Early Math Collaborative receives $3 million National Science Foundation grant

Erikson Institute’s Early Math Collaborative received a $3 million grant from the National Science Foundation to improve children’s early mathematics learning in Head Start classrooms throughout Chicago.

The four-year grant will allow the Collaborative to partner with the city’s Department of Family Support Services to narrow the achievement gap by establishing Head Start centers of excellence in mathematics.

Making changes last

“We know through research that students are affected by their teachers’ attitudes toward math,” says professor Jie-Qi Chen, the Collaborative’s principal investigator. “We want to demonstrate the power that mobilizing an entire community has in making a difference to young children.”

The intervention program focuses on the “big ideas of early math” developed by the Collaborative and detailed in a 2014 book for teachers. The approach promotes professional development by concentrating not only on teachers’ content knowledge in math but also on their attitudes and practice surrounding it.

“The biggest challenge of any intervention program is what happens when the project ends,” says Jennifer McCray, director of the Collaborative. “By structuring activities to create positive learning interactions among center staff and directors, and with families, we hope to create communities that foster math learning even after our work is complete.”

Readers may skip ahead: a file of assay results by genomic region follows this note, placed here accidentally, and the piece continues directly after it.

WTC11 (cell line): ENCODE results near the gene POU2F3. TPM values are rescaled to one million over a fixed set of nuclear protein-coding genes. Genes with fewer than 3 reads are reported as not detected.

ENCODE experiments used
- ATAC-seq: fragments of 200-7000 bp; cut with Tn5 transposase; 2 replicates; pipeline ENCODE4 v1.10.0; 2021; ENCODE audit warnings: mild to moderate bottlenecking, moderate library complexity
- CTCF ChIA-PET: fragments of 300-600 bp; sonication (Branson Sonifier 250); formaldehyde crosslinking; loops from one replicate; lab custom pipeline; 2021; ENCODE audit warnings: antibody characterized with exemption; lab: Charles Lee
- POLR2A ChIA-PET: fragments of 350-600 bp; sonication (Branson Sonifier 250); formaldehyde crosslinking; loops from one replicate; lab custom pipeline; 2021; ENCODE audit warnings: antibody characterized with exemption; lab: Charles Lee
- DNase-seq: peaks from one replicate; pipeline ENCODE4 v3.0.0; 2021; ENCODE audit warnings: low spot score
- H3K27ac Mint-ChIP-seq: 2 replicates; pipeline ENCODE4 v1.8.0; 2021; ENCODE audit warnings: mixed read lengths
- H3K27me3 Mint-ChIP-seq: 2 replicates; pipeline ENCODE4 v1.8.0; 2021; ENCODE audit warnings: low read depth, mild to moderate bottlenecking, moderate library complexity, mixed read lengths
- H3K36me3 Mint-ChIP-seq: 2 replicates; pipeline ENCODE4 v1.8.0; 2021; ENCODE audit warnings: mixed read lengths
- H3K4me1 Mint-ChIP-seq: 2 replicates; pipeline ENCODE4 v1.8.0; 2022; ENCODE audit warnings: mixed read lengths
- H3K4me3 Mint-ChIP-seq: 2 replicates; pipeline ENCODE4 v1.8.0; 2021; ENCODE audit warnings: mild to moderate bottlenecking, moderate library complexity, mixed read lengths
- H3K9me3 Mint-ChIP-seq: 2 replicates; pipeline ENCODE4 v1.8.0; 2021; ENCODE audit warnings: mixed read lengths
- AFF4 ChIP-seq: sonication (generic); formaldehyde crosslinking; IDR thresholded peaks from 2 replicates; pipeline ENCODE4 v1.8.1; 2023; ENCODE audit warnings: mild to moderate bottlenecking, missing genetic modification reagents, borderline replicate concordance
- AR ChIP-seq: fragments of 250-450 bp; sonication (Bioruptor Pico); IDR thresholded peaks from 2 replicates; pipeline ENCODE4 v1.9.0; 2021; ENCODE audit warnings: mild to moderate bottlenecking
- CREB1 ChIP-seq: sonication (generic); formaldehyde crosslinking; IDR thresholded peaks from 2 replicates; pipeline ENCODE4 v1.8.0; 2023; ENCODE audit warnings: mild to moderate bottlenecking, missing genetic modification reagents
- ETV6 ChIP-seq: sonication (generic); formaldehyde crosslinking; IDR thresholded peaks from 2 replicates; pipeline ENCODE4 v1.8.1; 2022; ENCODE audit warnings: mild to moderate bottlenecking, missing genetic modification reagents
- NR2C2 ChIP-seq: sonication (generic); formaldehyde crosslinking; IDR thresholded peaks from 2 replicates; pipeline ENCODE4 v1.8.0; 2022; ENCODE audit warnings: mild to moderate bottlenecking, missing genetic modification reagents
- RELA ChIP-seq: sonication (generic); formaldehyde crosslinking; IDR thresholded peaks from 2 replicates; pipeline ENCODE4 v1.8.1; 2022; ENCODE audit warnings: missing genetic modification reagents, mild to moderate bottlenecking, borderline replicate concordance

About our Early Math Collaborative

In 2010, the Collaborative received a five-year $5 million Investing in Innovation (“i3”) grant from the U.S. Department of Education.

The Collaborative reported data that, two years into that program, eight schools benefited from the intervention, substantially raising students’ math achievement, with a substantially higher percentage of students meeting or exceeding grade-level expectations in math than comparison schools.

In groundbreaking district-wide work with Chicago Public Schools, the Collaborative also provides training to 50 pre-k through fifth grade network math facilitators. Those same facilitators are trained to work with 1,000 selected teacher leaders who represent every elementary school in the district.